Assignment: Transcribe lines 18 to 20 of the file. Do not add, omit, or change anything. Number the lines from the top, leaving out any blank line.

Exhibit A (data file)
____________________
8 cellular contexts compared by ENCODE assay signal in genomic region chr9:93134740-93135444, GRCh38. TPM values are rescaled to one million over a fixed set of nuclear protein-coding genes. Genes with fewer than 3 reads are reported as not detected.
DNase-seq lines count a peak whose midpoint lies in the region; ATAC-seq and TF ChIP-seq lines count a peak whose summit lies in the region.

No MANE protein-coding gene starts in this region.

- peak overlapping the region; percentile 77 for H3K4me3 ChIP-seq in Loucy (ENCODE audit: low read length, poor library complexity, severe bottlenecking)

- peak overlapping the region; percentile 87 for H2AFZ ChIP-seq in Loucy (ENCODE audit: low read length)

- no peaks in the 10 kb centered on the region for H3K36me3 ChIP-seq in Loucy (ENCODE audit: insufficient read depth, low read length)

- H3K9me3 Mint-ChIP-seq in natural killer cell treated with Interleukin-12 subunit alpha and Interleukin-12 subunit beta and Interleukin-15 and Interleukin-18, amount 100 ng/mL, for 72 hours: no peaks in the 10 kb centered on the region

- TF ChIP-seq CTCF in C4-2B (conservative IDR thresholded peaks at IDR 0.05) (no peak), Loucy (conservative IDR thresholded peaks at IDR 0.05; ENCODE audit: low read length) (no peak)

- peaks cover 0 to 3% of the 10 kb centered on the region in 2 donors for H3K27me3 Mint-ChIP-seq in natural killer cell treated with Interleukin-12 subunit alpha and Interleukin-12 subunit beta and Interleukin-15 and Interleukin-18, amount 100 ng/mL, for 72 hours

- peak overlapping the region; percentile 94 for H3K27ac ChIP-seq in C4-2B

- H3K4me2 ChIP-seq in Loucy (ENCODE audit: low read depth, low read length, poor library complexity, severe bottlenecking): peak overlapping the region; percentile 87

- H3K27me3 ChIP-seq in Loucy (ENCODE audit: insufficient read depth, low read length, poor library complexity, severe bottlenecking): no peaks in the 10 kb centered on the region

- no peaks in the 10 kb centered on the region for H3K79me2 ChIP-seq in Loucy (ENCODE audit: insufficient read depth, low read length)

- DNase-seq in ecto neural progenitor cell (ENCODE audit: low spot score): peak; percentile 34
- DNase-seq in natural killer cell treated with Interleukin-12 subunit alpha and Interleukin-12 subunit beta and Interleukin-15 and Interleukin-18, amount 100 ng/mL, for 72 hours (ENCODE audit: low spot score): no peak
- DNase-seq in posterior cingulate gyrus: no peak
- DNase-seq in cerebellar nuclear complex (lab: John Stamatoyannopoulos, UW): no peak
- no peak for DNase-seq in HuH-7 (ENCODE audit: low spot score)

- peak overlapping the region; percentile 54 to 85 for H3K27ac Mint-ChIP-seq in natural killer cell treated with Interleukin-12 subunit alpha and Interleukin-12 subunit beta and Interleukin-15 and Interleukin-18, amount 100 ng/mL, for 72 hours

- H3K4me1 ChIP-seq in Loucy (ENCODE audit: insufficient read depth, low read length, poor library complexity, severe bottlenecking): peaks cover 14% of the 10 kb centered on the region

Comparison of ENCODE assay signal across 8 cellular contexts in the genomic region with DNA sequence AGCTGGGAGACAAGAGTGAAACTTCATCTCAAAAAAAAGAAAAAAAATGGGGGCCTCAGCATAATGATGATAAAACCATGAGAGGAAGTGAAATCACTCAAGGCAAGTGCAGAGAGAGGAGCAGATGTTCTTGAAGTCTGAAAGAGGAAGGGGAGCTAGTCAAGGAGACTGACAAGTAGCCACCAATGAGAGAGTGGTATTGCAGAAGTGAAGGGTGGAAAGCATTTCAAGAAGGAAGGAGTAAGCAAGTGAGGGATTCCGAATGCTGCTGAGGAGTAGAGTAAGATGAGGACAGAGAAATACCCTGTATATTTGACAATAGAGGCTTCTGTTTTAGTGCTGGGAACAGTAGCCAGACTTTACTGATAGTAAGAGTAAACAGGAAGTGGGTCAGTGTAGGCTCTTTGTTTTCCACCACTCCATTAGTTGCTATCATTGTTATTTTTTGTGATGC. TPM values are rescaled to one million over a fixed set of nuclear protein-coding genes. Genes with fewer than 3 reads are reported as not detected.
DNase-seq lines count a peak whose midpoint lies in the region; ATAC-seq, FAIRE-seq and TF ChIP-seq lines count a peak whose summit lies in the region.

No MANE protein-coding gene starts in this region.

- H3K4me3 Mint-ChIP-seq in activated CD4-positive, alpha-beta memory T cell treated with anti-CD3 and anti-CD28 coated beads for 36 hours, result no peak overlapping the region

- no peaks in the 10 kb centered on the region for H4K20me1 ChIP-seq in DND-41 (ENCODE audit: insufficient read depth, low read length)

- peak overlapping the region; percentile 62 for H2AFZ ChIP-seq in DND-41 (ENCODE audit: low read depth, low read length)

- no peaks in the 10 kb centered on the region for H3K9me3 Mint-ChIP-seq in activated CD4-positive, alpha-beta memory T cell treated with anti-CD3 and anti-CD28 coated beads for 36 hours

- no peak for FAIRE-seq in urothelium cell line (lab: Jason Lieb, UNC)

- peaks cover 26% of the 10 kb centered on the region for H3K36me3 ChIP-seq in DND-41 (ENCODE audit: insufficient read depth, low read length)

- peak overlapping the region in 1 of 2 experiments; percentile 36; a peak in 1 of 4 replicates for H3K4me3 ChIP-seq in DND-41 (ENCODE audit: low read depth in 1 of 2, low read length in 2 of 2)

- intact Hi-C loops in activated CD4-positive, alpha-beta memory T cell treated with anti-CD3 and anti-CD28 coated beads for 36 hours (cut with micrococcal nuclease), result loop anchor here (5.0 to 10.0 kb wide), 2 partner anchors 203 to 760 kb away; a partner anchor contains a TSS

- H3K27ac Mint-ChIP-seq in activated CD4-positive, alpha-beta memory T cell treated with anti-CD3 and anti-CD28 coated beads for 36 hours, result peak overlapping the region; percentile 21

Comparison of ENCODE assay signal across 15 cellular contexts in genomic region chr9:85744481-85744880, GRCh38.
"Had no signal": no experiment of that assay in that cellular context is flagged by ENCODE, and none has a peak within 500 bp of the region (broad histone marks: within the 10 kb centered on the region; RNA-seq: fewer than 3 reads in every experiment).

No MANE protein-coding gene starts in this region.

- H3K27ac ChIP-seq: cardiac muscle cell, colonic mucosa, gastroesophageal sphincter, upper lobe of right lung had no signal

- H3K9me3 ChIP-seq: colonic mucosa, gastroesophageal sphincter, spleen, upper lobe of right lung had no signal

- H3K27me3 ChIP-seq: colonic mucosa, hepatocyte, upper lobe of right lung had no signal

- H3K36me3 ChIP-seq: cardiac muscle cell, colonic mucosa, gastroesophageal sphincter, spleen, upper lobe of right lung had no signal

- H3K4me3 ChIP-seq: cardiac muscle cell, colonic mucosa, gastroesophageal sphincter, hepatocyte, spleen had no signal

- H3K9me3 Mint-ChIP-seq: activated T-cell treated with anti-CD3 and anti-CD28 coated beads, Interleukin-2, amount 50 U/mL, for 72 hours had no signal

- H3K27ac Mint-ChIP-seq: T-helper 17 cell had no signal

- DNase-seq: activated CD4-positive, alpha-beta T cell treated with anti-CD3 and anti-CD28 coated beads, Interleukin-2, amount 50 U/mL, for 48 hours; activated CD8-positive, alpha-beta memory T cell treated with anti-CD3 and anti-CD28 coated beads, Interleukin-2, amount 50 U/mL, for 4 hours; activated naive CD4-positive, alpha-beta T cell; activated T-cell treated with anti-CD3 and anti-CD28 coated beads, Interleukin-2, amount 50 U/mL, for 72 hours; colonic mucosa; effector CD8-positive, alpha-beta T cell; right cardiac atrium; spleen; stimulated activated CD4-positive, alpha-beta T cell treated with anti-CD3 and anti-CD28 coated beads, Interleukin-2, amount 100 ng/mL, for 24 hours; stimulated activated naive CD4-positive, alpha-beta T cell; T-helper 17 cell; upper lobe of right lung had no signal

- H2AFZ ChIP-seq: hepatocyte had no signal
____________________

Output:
- no peak for DNase-seq in HuH-7 (ENCODE audit: low spot score)

- peak overlapping the region; percentile 54 to 85 for H3K27ac Mint-ChIP-seq in natural killer cell treated with Interleukin-12 subunit alpha and Interleukin-12 subunit beta and Interleukin-15 and Interleukin-18, amount 100 ng/mL, for 72 hours

- H3K4me1 ChIP-seq in Loucy (ENCODE audit: insufficient read depth, low read length, poor library complexity, severe bottlenecking): peaks cover 14% of the 10 kb centered on the region